ES.47 Our analysis shows that dredging and
other maintenance is important, but not the
complete answer many people believe. We
have no significant evidence that insufficient
maintenance had any major impact on last
summerís events. The Environment Agency and
local authorities make substantial investment
in maintenance, and we believe it is generally
sufficient to deliver the necessary work.

ES.46 Funding from all sources needs to
be spent effectively. Many of the responses
received by the Review have blamed the extent of the flooding last year on rivers no longer being dredged and vegetation and debris being allowed to build up.

ES.48 However, we do believe that the work
carried out by the Environment Agency is not
as transparent as it could be. Many responses
stated that they never see the Environment
Agency clearing rivers of vegetation or
dredging, despite the fact that we know the
works have taken place. The Agency should
publish its schedules of work, along with
internal drainage boards and local authorities,
to ensure that the maintenance work that they
perform is recognised.

ES.45 We have seen and heard of many local
groups who want to take action to alleviate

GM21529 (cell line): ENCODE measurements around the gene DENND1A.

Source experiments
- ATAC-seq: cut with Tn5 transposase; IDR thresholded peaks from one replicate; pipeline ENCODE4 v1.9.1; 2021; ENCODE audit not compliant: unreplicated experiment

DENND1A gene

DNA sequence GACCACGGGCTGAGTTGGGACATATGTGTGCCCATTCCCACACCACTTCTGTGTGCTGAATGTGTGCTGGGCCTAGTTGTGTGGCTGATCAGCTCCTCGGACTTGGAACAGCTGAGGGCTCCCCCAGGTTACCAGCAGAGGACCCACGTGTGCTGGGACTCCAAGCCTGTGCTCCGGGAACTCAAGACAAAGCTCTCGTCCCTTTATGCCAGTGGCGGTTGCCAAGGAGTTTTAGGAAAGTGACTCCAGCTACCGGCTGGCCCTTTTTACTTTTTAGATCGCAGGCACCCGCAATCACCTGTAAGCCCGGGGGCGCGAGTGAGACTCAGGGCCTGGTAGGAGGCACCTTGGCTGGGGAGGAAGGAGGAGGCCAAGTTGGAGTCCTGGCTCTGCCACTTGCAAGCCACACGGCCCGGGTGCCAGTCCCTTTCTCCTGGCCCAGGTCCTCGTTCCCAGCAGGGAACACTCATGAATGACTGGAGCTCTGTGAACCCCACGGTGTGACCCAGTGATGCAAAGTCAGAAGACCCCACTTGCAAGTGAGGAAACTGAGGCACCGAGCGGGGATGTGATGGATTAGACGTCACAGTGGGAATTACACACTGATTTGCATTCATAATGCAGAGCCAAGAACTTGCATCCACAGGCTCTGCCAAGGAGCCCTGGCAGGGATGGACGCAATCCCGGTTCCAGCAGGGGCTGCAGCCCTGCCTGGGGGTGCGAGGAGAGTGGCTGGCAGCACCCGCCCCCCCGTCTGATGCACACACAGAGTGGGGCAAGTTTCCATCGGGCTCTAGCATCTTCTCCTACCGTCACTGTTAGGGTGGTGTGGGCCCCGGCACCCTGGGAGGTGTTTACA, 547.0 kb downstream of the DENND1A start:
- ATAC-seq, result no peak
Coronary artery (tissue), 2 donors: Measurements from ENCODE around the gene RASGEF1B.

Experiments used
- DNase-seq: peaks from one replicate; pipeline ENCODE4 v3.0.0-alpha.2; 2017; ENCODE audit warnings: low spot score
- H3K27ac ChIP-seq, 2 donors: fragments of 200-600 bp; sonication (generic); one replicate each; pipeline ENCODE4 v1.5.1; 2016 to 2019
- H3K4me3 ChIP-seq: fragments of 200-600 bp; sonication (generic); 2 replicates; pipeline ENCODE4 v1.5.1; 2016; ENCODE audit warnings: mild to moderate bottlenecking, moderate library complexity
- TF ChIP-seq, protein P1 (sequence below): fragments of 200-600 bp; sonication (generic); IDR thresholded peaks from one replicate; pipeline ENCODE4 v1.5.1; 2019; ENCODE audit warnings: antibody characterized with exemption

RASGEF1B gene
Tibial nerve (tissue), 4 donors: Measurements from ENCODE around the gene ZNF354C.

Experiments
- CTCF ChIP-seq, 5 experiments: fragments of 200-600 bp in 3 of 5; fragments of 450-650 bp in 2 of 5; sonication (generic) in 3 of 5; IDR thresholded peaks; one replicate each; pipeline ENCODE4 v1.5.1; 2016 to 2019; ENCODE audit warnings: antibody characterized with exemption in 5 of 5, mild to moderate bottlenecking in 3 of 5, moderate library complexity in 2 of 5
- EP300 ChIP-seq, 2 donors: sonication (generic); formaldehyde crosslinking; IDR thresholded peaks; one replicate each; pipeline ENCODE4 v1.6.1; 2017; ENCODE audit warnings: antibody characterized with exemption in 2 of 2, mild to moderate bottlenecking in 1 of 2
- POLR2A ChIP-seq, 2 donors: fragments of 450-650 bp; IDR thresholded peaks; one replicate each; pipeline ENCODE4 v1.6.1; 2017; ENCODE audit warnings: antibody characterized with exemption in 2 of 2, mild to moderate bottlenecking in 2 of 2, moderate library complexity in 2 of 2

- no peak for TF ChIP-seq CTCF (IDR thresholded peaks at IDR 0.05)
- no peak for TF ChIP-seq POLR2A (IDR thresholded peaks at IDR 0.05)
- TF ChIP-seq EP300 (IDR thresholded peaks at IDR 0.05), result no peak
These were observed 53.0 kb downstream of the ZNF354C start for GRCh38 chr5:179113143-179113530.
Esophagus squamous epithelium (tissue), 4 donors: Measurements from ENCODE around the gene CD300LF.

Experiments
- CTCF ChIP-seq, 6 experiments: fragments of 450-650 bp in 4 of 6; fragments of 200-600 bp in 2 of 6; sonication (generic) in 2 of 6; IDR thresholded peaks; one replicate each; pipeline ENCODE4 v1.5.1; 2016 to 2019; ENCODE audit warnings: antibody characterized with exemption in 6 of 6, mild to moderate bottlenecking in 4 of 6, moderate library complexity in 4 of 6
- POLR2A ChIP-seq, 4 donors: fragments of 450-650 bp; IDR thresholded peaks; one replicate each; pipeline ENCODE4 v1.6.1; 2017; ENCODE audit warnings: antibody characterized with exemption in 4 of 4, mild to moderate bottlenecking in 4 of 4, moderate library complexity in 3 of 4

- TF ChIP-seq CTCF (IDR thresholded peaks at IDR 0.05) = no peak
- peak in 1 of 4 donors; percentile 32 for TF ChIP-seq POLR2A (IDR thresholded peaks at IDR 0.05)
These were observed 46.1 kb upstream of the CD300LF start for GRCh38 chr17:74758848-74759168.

fl ood risk in their communities. At the moment,
this kind of scheme can end up being too low
a priority for the Environment Agency. The
Government should be encouraging more local
communities to promote innovative schemes,
including contributing towards the costs
themselves, with appropriate technical support
from local authorities and the Environment
Agency. Locally funded fl ood defences should
become a bigger feature of this countryís fl ood
risk management, not an exception brought
about through unusual circumstances as they
are now.

Other nearby paragraphs

From The Pitt Report Forward Executive Summary


These are the only bits I can find about clearing the rivers. It is a pity that the rivers keep filling up with gravel, silt and manmade blockages.
If Pitt is to be believed, I am barking up the wrong tree.

Back